ELL News Headlines

Throughout the week, Colorín Colorado gathers news headlines related to English language learners from around the country. The ELL Headlines are posted Monday through Friday and are available for free!

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Response: Focusing on the Assets of Native American Students

The new question-of-the-week is: "What are the biggest challenges facing Native American students and how can they be addressed?" Today's responses are written by Timothy San Pedro, Alayna Eagle Shield, and Amanda Holmes.

"Language Is Wealth": Children Learn Better in Their Own Language, Linguistics Professor Says

Immigrants bring a wealth of languages to the United States, and when teachers value those languages, children learn better – and everybody benefits, an MIT linguistics professor said at the College of Education's spring symposium. "Now there's clear recognition that students are better off when they can maintain or learn a second language," said Prof. Michel DeGraff. "Language is wealth. We need to find ways to nurture that."

Baltimore schools' proposed budget reflects growth in immigrant population

As more immigrant families move into Baltimore, the public school system plans to pump additional money into programs that help children learn English. "Baltimore is experiencing growth in its immigrant population, and the number of City Schools students who speak a language other than English at home is also increasing," budget documents read. The annual growth of the ELL population has ranged recently from 8% to 15%.

Father of Sidwell Friends student killed in Sri Lanka attack mourns what might have been

Alex Arrow keeps expecting to see his son, Kieran Shafritz de Zoysa, walk around the corner. He imagines his boy trailing behind him at the supermarket the way he would as a young child or playing the board games he loved or the two of them making home movies as they did earlier this month in San Diego when Kieran visited on spring break. That he will never do those things again is like waking from a bad dream every single minute and praying it isn’t real, Arrow said in a phone interview Tuesday. Kieran, an 11-year-old who was on leave from Washington’s Sidwell Friends School and was finishing 18 months of school in Sri Lanka, was killed in one of the bombings on Easter Sunday that left 319 dead and more than 500 injured in Sri Lanka. He was supposed to return to Sidwell in the fall for sixth grade.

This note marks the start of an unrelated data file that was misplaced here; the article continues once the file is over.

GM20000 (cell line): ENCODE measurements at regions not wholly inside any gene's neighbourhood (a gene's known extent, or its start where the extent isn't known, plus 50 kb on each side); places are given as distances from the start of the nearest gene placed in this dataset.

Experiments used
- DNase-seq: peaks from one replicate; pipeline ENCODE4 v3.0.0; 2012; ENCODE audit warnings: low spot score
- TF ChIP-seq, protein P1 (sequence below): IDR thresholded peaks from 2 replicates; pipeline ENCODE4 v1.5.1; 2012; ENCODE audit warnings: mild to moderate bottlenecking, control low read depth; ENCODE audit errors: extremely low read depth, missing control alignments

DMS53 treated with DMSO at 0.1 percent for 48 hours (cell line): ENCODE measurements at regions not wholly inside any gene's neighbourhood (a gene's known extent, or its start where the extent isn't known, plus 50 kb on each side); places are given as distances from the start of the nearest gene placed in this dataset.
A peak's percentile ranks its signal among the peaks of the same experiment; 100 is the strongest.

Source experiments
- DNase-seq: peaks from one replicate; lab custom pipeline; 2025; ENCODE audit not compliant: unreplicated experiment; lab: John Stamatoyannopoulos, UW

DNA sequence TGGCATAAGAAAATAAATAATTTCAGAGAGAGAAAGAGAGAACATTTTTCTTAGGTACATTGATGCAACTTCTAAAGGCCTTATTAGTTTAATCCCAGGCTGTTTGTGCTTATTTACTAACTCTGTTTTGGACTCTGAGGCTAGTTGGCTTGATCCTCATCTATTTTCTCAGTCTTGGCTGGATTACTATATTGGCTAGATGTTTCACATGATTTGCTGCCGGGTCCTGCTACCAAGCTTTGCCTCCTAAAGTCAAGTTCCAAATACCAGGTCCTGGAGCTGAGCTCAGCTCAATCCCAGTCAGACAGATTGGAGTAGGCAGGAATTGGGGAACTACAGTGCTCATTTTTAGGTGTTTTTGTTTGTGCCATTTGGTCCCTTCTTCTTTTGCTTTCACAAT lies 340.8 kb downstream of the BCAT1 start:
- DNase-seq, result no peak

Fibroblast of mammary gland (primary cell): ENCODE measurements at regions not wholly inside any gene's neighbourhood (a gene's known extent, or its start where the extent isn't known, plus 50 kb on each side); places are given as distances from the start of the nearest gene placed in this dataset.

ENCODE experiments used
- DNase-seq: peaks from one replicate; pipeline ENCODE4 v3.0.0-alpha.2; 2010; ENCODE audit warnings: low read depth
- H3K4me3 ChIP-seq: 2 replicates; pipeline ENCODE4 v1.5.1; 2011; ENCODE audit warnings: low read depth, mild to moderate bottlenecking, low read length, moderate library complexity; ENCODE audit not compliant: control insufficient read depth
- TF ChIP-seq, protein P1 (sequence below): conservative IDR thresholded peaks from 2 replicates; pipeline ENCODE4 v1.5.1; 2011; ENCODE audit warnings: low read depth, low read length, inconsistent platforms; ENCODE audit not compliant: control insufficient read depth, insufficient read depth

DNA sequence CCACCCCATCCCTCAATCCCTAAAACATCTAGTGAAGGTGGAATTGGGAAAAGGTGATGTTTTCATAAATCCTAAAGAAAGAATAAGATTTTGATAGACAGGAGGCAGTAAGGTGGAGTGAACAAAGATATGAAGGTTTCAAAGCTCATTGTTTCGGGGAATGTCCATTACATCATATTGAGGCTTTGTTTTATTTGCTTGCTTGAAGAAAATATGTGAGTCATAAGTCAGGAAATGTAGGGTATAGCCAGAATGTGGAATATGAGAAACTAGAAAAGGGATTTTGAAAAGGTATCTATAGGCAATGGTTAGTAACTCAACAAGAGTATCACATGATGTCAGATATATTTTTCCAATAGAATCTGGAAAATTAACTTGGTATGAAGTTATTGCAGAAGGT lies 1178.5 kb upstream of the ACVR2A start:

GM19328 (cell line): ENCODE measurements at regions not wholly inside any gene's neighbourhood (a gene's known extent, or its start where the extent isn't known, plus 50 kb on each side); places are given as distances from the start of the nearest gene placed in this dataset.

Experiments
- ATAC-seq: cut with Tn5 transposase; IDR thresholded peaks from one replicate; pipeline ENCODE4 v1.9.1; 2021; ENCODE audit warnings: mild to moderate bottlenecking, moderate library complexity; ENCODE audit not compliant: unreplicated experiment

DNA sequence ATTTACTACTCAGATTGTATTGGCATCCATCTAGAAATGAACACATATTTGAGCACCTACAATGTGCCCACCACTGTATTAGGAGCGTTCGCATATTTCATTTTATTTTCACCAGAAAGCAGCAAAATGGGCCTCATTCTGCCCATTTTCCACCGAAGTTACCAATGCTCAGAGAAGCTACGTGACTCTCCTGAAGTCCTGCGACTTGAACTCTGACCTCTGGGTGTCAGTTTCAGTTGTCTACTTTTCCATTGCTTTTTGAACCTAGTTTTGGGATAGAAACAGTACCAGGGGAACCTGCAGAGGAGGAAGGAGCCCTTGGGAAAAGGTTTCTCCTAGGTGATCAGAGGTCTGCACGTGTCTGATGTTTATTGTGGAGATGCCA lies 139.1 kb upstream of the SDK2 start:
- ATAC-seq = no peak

Diverse Novels in Verse for National Poetry Month

Organized by the Academy of American Poets, National Poetry Month, in April, has been celebrated annually since 1996. While reading, writing, even performing poetry should be a year-round activity, National Poetry Month is a welcome catalyst to get verse newbies and doubters interested and involved. In addition, research has repeatedly shown direct correlations between poetry and early literacy as well as poetry and reading fluency. Novels-in-verse provide an ideal fusion of poetry and narrative. Here are some affecting diverse titles by #OwnVoices authors to explore and savor this month and throughout the year.

Fifth-grader on leave from Sidwell school in D.C. killed in Sri Lanka bombing

The mother of a classmate remembered him as "an extremely artistic, sensitive, brilliant and thoughtful child." A neighbor on his street in Northwest Washington said he expected the boy "to grow up and cure cancer or become secretary general of the United Nations." And at Sidwell Friends School, which he attended from prekindergarten through fourth grade and where he planned to return for sixth grade, Kieran Shafritz de Zoysa was described as someone who was "passionate about learning" and adoring of his friends. Kieran, who was on a leave of absence from the prestigious school while living in Sri Lanka, was among the victims of the bombings there on Easter Sunday.

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